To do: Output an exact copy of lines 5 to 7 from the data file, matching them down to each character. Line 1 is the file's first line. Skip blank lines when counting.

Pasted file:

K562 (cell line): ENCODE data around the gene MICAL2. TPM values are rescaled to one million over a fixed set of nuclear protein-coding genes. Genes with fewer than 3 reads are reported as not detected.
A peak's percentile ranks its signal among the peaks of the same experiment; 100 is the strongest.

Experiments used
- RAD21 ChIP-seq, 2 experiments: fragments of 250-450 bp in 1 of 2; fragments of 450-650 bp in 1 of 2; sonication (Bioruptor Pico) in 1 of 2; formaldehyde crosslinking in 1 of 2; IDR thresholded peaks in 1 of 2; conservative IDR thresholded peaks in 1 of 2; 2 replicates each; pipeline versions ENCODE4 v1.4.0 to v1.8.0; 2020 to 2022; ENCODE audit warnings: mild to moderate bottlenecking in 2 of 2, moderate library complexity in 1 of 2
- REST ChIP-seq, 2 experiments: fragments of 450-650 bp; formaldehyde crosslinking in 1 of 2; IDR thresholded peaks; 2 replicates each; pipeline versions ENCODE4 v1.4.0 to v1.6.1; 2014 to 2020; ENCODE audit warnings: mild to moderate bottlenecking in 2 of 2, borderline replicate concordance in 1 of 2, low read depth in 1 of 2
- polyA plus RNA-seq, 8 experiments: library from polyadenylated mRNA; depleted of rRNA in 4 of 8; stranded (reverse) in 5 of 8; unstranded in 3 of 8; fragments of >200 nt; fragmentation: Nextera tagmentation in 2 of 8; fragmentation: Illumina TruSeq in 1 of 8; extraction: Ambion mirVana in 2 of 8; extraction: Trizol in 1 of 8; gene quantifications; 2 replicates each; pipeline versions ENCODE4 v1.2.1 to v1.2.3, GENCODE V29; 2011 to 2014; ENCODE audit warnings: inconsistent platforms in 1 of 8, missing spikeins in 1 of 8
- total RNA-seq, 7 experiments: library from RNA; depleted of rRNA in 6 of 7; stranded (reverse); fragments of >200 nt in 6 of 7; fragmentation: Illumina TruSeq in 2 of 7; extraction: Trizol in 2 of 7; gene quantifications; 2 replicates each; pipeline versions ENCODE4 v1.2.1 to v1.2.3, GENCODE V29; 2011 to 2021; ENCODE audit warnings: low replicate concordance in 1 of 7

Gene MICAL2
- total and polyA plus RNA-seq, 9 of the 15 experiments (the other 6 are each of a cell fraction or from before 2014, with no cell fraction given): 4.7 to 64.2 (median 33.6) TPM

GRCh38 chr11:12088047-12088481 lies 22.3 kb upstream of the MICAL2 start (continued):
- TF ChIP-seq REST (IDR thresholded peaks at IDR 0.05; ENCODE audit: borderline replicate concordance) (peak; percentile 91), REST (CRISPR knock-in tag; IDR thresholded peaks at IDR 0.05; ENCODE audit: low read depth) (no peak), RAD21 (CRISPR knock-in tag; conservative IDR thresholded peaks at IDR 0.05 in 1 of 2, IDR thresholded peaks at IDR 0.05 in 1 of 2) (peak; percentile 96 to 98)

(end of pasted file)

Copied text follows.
- REST ChIP-seq, 2 experiments: fragments of 450-650 bp; formaldehyde crosslinking in 1 of 2; IDR thresholded peaks; 2 replicates each; pipeline versions ENCODE4 v1.4.0 to v1.6.1; 2014 to 2020; ENCODE audit warnings: mild to moderate bottlenecking in 2 of 2, borderline replicate concordance in 1 of 2, low read depth in 1 of 2
- polyA plus RNA-seq, 8 experiments: library from polyadenylated mRNA; depleted of rRNA in 4 of 8; stranded (reverse) in 5 of 8; unstranded in 3 of 8; fragments of >200 nt; fragmentation: Nextera tagmentation in 2 of 8; fragmentation: Illumina TruSeq in 1 of 8; extraction: Ambion mirVana in 2 of 8; extraction: Trizol in 1 of 8; gene quantifications; 2 replicates each; pipeline versions ENCODE4 v1.2.1 to v1.2.3, GENCODE V29; 2011 to 2014; ENCODE audit warnings: inconsistent platforms in 1 of 8, missing spikeins in 1 of 8
- total RNA-seq, 7 experiments: library from RNA; depleted of rRNA in 6 of 7; stranded (reverse); fragments of >200 nt in 6 of 7; fragmentation: Illumina TruSeq in 2 of 7; extraction: Trizol in 2 of 7; gene quantifications; 2 replicates each; pipeline versions ENCODE4 v1.2.1 to v1.2.3, GENCODE V29; 2011 to 2021; ENCODE audit warnings: low replicate concordance in 1 of 7